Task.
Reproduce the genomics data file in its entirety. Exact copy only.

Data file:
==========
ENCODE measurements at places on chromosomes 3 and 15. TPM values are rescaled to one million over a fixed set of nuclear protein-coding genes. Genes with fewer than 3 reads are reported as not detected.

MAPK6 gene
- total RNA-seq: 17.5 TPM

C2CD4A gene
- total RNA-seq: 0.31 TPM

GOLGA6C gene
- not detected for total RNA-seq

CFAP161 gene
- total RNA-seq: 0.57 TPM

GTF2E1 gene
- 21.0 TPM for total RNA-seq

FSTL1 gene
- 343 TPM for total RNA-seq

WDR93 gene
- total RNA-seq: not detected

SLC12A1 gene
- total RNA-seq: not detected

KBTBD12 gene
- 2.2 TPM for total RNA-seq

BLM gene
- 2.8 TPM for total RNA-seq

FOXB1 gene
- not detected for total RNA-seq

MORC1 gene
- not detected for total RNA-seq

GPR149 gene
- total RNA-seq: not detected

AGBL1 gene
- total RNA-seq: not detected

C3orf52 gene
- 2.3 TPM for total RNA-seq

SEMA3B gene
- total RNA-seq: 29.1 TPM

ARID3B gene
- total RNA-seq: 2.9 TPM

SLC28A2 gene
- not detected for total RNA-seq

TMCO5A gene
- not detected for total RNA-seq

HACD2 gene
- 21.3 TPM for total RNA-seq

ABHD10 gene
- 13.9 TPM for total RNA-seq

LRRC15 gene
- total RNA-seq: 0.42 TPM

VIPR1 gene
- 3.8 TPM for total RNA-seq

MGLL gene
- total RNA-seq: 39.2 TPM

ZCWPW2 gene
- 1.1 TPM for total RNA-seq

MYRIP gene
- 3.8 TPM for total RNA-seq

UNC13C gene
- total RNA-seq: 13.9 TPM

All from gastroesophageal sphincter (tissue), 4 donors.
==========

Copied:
ENCODE measurements at places on chromosomes 3 and 15. TPM values are rescaled to one million over a fixed set of nuclear protein-coding genes. Genes with fewer than 3 reads are reported as not detected.

MAPK6 gene
- total RNA-seq: 17.5 TPM

C2CD4A gene
- total RNA-seq: 0.31 TPM

GOLGA6C gene
- not detected for total RNA-seq

CFAP161 gene
- total RNA-seq: 0.57 TPM

GTF2E1 gene
- 21.0 TPM for total RNA-seq

FSTL1 gene
- 343 TPM for total RNA-seq

WDR93 gene
- total RNA-seq: not detected

SLC12A1 gene
- total RNA-seq: not detected

KBTBD12 gene
- 2.2 TPM for total RNA-seq

BLM gene
- 2.8 TPM for total RNA-seq

FOXB1 gene
- not detected for total RNA-seq

MORC1 gene
- not detected for total RNA-seq

GPR149 gene
- total RNA-seq: not detected

AGBL1 gene
- total RNA-seq: not detected

C3orf52 gene
- 2.3 TPM for total RNA-seq

SEMA3B gene
- total RNA-seq: 29.1 TPM

ARID3B gene
- total RNA-seq: 2.9 TPM

SLC28A2 gene
- not detected for total RNA-seq

TMCO5A gene
- not detected for total RNA-seq

HACD2 gene
- 21.3 TPM for total RNA-seq

ABHD10 gene
- 13.9 TPM for total RNA-seq

LRRC15 gene
- total RNA-seq: 0.42 TPM

VIPR1 gene
- 3.8 TPM for total RNA-seq

MGLL gene
- total RNA-seq: 39.2 TPM

ZCWPW2 gene
- 1.1 TPM for total RNA-seq

MYRIP gene
- 3.8 TPM for total RNA-seq

UNC13C gene
- total RNA-seq: 13.9 TPM

All from gastroesophageal sphincter (tissue), 4 donors.